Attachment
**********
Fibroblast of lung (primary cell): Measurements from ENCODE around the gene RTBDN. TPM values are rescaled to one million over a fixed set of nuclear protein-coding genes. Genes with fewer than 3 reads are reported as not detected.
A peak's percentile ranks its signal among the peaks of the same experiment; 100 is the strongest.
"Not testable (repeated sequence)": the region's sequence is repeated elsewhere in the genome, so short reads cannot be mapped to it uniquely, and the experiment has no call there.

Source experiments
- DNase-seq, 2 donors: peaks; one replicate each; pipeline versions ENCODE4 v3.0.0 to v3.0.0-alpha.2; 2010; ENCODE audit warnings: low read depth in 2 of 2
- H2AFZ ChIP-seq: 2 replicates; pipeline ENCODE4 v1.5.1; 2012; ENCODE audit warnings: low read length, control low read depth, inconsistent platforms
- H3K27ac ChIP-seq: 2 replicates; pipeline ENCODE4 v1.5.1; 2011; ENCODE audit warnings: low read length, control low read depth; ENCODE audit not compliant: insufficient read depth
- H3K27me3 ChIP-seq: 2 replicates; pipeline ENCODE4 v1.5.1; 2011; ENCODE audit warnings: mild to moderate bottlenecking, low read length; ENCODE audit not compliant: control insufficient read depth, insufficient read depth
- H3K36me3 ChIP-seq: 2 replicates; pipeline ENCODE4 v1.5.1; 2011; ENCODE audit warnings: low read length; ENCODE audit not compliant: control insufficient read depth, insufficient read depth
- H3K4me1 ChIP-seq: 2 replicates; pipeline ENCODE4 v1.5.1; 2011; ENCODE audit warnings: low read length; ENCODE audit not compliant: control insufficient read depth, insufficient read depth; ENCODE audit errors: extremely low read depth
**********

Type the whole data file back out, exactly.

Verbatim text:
Fibroblast of lung (primary cell): Measurements from ENCODE around the gene RTBDN. TPM values are rescaled to one million over a fixed set of nuclear protein-coding genes. Genes with fewer than 3 reads are reported as not detected.
A peak's percentile ranks its signal among the peaks of the same experiment; 100 is the strongest.
"Not testable (repeated sequence)": the region's sequence is repeated elsewhere in the genome, so short reads cannot be mapped to it uniquely, and the experiment has no call there.

Source experiments
- DNase-seq, 2 donors: peaks; one replicate each; pipeline versions ENCODE4 v3.0.0 to v3.0.0-alpha.2; 2010; ENCODE audit warnings: low read depth in 2 of 2
- H2AFZ ChIP-seq: 2 replicates; pipeline ENCODE4 v1.5.1; 2012; ENCODE audit warnings: low read length, control low read depth, inconsistent platforms
- H3K27ac ChIP-seq: 2 replicates; pipeline ENCODE4 v1.5.1; 2011; ENCODE audit warnings: low read length, control low read depth; ENCODE audit not compliant: insufficient read depth
- H3K27me3 ChIP-seq: 2 replicates; pipeline ENCODE4 v1.5.1; 2011; ENCODE audit warnings: mild to moderate bottlenecking, low read length; ENCODE audit not compliant: control insufficient read depth, insufficient read depth
- H3K36me3 ChIP-seq: 2 replicates; pipeline ENCODE4 v1.5.1; 2011; ENCODE audit warnings: low read length; ENCODE audit not compliant: control insufficient read depth, insufficient read depth
- H3K4me1 ChIP-seq: 2 replicates; pipeline ENCODE4 v1.5.1; 2011; ENCODE audit warnings: low read length; ENCODE audit not compliant: control insufficient read depth, insufficient read depth; ENCODE audit errors: extremely low read depth